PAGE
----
Academic journal article The Romanic Review

Toussaint's Small World

Academic journal article The Romanic Review

Toussaint's Small World

Article excerpt

We designate things as "small" capriciously and according to different registers of perception. We may focus upon a thing's physical size; or upon its duration, intensity or range; upon its import, its significance; upon the quantity of the elements composing it; upon the simplicity of its structure. What seems to be common to all of those moves is the notion of reduction in relation to some more or less explicit norm. Art that insists upon that reduction and mobilizes it as a constructive principle can be termed minimalist.

The term is a loose one, broadly grouping all art that is animated by a concern for stylistic austerity (Baker 9). Observing the phenomenon from afar (that is, from the point of view of a committed maximalist), John Barth has suggested that the remark "Less is more" may be taken as an encapsulation of the minimalist esthetic, (1) an esthetic grounded in the belief that "artistic effect may be enhanced by a radical economy of artistic means" (1). Much minimalist art would appear to be subtended, moreover, by a common epistemological position, the notion that human knowledge is radically limited, and that art can effectively play upon those limits (Marshall and Barksdale 571).

Minimalism was first identified as a trend in the plastic arts. Frances Colpitt has defined it in the following manner: "Minimal art describes abstract, geometric painting and sculpture executed in the United States in the 1960s. Its predominant organizing principles include the right angle, the square, and the cube, rendered with a minimum of incident or compositional maneuvering" (1). Centered primarily in Manhattan, the movement included such figures as Carl Andre, Dan Flavin, Donald Judd, Sol Lewitt, Robert Morris, Richard Serra, Mel Bochner, Tony Smith, Robert Smithson, and Walter De Maria. Somewhat later, it occurred to critics of music that, inspired by Cage and Stockhausen's experiments, certain young composers like La Monte Young, Terry Riley, Steve Reich, Philip Glass, Arvo Part, and Wolfgang Rihm had been exploring techniques of reduction and repetition analogous to those used by the plastic artists (Mertens 11, Tarasti i5); thus, the term "minimalist music" was coined.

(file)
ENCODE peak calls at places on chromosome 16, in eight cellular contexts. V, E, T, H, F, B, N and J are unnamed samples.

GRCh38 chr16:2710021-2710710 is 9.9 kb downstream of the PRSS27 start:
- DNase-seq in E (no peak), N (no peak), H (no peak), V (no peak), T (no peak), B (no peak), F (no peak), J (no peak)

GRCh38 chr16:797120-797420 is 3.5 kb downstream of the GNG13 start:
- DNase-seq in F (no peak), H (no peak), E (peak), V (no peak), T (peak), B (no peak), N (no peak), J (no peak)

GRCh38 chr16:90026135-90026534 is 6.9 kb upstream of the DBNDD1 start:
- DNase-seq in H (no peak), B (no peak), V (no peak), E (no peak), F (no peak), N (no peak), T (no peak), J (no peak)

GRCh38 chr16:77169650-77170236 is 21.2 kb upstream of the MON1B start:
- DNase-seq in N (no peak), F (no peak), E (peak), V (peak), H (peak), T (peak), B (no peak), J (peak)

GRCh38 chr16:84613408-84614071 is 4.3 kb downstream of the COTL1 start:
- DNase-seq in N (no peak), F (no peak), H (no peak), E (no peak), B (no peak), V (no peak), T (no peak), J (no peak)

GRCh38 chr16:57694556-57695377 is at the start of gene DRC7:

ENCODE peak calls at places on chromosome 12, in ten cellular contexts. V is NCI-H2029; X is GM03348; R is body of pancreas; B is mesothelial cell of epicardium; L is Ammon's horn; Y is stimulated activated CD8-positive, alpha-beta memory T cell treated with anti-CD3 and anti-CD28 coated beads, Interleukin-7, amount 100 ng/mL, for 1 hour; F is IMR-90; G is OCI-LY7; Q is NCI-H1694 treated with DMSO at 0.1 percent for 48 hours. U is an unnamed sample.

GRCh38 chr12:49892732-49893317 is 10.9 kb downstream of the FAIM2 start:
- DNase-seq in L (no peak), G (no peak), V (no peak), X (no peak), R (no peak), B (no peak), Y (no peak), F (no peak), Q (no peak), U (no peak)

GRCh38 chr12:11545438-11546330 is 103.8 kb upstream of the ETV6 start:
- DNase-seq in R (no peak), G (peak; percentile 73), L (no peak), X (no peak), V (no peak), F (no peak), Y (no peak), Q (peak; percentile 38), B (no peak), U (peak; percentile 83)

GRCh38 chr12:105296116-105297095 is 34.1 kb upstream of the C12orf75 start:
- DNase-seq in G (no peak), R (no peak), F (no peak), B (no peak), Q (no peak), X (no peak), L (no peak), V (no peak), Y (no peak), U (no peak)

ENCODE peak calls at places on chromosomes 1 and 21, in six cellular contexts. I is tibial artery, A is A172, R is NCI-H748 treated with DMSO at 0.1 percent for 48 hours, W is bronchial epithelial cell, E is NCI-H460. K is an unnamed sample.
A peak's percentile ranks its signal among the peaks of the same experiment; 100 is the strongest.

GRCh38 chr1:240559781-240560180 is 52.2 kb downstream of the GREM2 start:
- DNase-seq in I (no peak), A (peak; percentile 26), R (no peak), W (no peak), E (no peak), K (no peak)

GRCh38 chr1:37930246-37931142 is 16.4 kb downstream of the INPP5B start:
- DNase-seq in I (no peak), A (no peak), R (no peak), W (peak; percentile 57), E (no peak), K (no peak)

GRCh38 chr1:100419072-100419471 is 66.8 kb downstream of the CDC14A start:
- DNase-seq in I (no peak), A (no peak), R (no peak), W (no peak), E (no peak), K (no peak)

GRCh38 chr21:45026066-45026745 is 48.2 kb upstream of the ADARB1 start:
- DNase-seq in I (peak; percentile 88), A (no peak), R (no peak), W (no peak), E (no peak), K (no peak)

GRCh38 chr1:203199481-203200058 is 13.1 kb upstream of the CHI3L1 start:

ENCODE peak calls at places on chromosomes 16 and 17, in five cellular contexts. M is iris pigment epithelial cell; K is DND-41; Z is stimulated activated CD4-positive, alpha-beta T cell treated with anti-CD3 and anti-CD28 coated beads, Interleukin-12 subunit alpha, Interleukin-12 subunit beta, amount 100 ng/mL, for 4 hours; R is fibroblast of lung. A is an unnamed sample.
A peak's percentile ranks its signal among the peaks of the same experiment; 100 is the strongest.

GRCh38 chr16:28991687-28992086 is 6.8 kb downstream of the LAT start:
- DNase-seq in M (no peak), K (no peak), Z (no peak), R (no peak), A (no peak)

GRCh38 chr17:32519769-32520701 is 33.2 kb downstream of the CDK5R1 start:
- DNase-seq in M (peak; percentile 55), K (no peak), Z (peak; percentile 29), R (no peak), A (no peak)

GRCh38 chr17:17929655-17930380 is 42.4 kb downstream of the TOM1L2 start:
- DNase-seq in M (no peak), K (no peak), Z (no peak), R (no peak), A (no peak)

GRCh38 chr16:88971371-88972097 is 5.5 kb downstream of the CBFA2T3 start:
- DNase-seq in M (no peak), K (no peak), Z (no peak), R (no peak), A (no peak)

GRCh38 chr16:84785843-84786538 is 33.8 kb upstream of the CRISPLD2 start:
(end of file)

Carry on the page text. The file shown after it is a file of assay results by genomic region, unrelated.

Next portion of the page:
In literature, one can of course argue that the impulse toward economy of expression is a recurrent phenomenon from, say, Democritus to Beckett. But more specifically, minimalism as a school of writing has been identified only recently, in American fiction. According to Kim Herzinger, the core group is composed of Raymond Carver, Ann Beattie, Frederick Barthelme, Mary Robison, Tobias Wolff, and Bobbie Ann Mason; other writers sometimes cited as minimalists include Elizabeth Tallent, David Leavitt, Amy Hempel, Richard Ford, and Jayne Anne Phillips. Herzinger argues that minimalist fiction is formally sparse, tonally detached, elliptical, relatively plotless, and concerned with surface phenomena; its characteristic mode is representational (even hyperrealist), and not fabulist; its characteristic subject matter is domestic, quotidian, and banal (73).

Surveying the trend in 1986, John Barth qualifies the minimalist "New American Short Story" as "the most impressive phenomenon on the current (North American, especially the United States) literary scene" (1). He suggests that minimalism arises from (and continues to be nourished by) a variety of factors: the "unspeakable trauma" of Vietnam; the energy crisis and consequent reaction against American excess; a national decline in reading and writing skills; dwindling attention spans; a reaction against the fabulist avant-gardists of the previous generation (notably, Donald Barthelme, Robert Coover, Stanley Elkin, William Gaddis, William Gass, John Hawkes, Joseph Heller, Thomas Pynchon, Kurt Vonnegut, and himself); and, finally, a rejection of the hyperbole of American commercial and political advertising (2). In Barth's view, minimalism is both necessary and salubrious in its effect, in that it operates "a cyclical correction in the history (and the microhistories) of literature and of art in general" (25). …

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